Pisco Sour [$11.00] | Porton Pisco // Organic Egg White // Lime Juice // Evaporated Cane Syrup // Cinnamon Tincture // Angostura Bitters
There were no less than 16 cocktails on the menu, and we made sure to sample each and every one of 'em. The Sidecar was a fairly traditional version, with a nice interplay between citrus-y and boozy notes, all while the sugar rim added a hit of sweetness on the finish. The Papa Hemingway, meanwhile, showed off a certain lightness to it, with the rum really tempered by the lime and grapefruit and the maraschino contributing a sugary contrast in the cocktail. Finally, the Pisco Sour represented a prototypical presentation of the drink, but with the addition of cinnamon. It worked out rather well, with the classic eggy and boozy nuances complemented by a lovely trace of sweet spice.

Shrimp Dumplings
Shrimp Dumplings [$9.00] | Soy Lime Dressing // Spicy Rocoto Infused Oil
Now, on to the food. Dumplings were fantastic, really conveying the sweet, saline essence of shrimp and playing it off of the Asian-y flavors of the soy-lime dressing, all while the cilantro added a wonderfully aromatic touch on the close. Just gimme a big bowl of the stuff!

Paiche Wrap Lettuce
Paiche Wrap Lettuce [$12.00] | Grilled Amazonian Fish // Anticucho Miso Marinated
Here was the first of three dishes featuring the restaurant's eponymous fish. It did not disappoint, with the miso providing a great depth of flavor to the paiche while the pickles imparted a crunchy, tangy counterpoint to the course. Tasty, and something you should probably order.

Uni [$25.00]
The uni ceviche brought us an entire tray of the echinoderm. Taken alone, the urchin conveyed a cold, creamy, briny character with a whisper of bitterness. It was solid by itself, but the key was to eat it with all the other elements here, resulting in a mélange of textures and a deft marriage between the uni and that leche de tigre.

Pink Panther
Pink Panther [$12.00] | Platino Atlantico Rum // Muddled Mint // Strawberry Juice // Grapefruit Juice // Lemon Juice // Orgeat Syrup // Topped with Cava
At this point, we were delivered a Pink Panther by mistake, but we gladly drunk up the error. It was a summer-y, quaffable cocktail, with almost no booziness to it and a bracingly pure expression of strawberry sweetness.

Ceviche Plate
Four of our ceviches arrived on one long slab, though I much would've preferred each dish on its own separate plate.

Sweet Shrimp
Sweet Shrimp [$14.00]
The sweet shrimp was the only serious misstep of the night. Texturally, it was off, delivering a soft, mushy consistency rather than the snappy, springy bite that you'd expect, while the taste really didn't convey the sweet salinity that I wanted either.

Squid [$8.00]
Squid was better, supple and creamy, with a marked shiso character and a touch of sesame(?) savoriness.

Crab [$8.00]
The crab was the heartiest item on the plate: sweet and ocean-y, with a satisfying texture and a creamy richness from its hefty topping.

Jumbo Scallops
Jumbo Scallops [$12.00]
Last up were the scallops. They were on point to be sure, with a lovely chew to them and a subtle sweet brine that worked beautifully with a prick of salt and the acerbic zing of the ceviche liquid.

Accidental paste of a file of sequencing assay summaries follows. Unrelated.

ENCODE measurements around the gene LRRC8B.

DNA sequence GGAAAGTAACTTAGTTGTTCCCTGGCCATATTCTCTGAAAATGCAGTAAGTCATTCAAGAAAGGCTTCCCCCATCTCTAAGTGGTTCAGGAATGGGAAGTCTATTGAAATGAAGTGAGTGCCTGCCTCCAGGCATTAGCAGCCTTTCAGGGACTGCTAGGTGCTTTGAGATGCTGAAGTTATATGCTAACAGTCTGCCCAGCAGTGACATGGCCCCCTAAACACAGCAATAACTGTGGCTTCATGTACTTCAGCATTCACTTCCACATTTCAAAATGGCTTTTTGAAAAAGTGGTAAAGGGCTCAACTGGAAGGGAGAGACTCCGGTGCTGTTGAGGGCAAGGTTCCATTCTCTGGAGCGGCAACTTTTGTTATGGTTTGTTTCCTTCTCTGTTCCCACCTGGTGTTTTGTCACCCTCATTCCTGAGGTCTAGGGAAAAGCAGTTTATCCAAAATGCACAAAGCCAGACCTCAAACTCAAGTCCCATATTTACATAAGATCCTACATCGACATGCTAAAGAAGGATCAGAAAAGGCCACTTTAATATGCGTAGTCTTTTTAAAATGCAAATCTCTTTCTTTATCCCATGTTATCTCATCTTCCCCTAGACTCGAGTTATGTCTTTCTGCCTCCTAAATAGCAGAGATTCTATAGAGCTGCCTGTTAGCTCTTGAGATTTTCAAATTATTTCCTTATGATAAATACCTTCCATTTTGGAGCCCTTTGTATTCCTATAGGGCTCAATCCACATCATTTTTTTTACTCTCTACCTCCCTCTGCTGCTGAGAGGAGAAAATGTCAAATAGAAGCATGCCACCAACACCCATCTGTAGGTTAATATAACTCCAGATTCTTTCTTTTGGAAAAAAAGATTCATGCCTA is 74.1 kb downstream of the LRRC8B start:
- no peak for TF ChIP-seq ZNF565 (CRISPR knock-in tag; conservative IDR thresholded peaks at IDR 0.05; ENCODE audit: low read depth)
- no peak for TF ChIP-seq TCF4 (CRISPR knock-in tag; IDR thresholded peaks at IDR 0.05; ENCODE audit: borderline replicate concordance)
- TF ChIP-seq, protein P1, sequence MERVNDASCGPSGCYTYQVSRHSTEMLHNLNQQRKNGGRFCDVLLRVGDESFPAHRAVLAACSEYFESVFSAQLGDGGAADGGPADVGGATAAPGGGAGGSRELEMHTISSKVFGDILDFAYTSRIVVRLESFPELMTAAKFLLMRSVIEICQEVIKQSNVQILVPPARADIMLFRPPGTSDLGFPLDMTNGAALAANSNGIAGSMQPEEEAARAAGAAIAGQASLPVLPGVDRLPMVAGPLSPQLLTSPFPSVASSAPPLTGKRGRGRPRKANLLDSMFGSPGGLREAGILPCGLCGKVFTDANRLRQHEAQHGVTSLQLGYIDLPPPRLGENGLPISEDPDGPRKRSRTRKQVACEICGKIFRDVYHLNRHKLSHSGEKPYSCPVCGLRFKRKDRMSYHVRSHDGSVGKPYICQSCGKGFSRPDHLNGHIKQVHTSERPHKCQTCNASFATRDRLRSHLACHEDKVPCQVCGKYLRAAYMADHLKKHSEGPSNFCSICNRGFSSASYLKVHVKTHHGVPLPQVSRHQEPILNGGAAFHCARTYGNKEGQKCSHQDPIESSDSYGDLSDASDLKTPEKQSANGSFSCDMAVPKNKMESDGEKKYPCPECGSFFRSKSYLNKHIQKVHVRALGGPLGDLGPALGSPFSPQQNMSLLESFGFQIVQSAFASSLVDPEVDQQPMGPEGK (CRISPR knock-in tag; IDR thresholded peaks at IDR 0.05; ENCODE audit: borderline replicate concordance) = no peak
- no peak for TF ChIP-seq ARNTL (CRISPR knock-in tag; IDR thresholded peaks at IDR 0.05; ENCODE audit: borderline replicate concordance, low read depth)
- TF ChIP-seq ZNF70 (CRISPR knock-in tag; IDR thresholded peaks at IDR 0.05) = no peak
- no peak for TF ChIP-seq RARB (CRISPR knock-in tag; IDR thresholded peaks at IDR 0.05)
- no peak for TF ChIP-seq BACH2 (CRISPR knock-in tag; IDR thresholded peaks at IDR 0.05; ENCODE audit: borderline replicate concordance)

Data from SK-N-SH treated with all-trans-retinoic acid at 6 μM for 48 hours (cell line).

Tuna Tartar
Tuna Tartar [$16.00] | Caviar // Soy Ceviche Dressing // Wonton Chips
Our next course sort of reminded of the tuna tartar at Nobu--not a bad thing mind you. The fish was ground to a fine grain, and dutifully displayed an oily, briny character, augmented by the soy, that went perfectly with the salty kick of caviar. I loved the crunchiness of those chips, too.

Assorted Pickles
Assorted Pickles [$7.00] | Mixed Vegetables
A commendable array of pickles here: crisp, tart, and nice with the included whole grain mustard.

The Last Ice Age / Oaxacalifornia Love / Mojito de Martinique
The Last Ice Age [$13.00] | Pisco Porton // Hakushu Whiskey 12 Yrs // Organic Egg White // Lime Juice // Lemon Juice // Evaporated Simple Syrup // Fernet Branca Liqueur Drops
Oaxacalifornia Love [$13.00] | El Jimador Tequila // Organic Vida Mezcal // Pineapple Juice // Pineapple Rocoto Gomme
Mojito de Martinique [$14.00] | Neisson Eleve Sous Bois Rhum Agricole // Pine of Fresh Mint // Muddled Limes // Martinique Cane Syrup // Seltzer Water
Round number two for cocktails. The Last Ice Age was rather fetching with its balance of pisco and whiskey flavors against the sweet, eggy, creamy elements in the drink--one of my favorites of the night for sure. The Oaxacalifornia Love, meanwhile, was even better. I'd had it before at Mo-Chica, and loved its smoky nose, tart and spicy notes on the midpalate, and lingering finish redolent of mezcal. I gave up mojitos long ago, but the Mojito de Martinique was certainly a laudable version of my former drink, perhaps a bit more contemplative than usual.

Wagyu Beef
Wagyu Beef [$12.00] | Seared Wagyu // Parmesan Sauce // Aji Amarillo Vinaigrette // Black Truffle
Wagyu arrived tender and fatty, imbued with a heady hit of truffle, though I wanted more substantial slices here, so that there'd be a more apparent beefiness to pair with that tangy aji amarillo dressing.

Uni Shrimp Toast
Uni Shrimp Toast [$14.00] | Sea Urchin // Shrimp Paste Toast // Rocoto Honey Sauce